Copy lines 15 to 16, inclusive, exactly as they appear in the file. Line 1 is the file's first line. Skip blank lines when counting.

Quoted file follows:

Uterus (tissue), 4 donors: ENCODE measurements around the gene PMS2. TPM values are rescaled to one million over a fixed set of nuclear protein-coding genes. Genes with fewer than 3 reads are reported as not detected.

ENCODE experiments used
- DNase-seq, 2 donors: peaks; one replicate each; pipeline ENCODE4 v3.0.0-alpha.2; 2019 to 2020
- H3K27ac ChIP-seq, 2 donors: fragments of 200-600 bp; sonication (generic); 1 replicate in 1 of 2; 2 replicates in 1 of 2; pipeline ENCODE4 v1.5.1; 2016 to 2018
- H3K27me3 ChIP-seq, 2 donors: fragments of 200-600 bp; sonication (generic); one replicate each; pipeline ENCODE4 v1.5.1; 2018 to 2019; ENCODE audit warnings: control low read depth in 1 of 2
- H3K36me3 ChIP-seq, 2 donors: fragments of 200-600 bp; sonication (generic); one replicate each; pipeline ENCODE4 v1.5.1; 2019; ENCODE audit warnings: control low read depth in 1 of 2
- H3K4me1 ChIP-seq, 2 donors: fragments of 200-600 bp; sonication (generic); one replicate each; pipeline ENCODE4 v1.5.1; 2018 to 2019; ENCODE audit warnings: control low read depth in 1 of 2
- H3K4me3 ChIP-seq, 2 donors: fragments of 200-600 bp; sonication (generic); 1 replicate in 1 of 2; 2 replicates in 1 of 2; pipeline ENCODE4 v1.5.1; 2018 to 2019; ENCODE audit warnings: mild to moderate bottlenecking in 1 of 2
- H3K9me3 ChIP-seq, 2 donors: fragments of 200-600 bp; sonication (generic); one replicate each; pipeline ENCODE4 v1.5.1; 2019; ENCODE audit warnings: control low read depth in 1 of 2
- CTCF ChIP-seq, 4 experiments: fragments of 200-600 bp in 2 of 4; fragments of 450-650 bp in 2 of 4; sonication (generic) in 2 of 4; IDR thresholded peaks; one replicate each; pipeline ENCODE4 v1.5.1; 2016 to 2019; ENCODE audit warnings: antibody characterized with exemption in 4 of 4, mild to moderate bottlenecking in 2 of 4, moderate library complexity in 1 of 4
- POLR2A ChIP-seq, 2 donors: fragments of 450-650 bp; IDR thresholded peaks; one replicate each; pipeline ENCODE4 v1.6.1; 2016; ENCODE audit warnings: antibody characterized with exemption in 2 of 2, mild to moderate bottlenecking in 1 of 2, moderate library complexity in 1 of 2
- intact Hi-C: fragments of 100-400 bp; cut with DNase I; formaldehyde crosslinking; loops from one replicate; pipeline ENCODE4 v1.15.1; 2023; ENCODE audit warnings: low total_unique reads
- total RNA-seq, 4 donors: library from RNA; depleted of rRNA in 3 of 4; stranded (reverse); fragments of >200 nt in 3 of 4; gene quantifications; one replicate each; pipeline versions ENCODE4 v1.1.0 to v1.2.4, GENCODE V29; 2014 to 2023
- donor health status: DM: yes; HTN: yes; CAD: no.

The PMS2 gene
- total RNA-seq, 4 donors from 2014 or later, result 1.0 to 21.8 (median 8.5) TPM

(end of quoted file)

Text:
The PMS2 gene
- total RNA-seq, 4 donors from 2014 or later, result 1.0 to 21.8 (median 8.5) TPM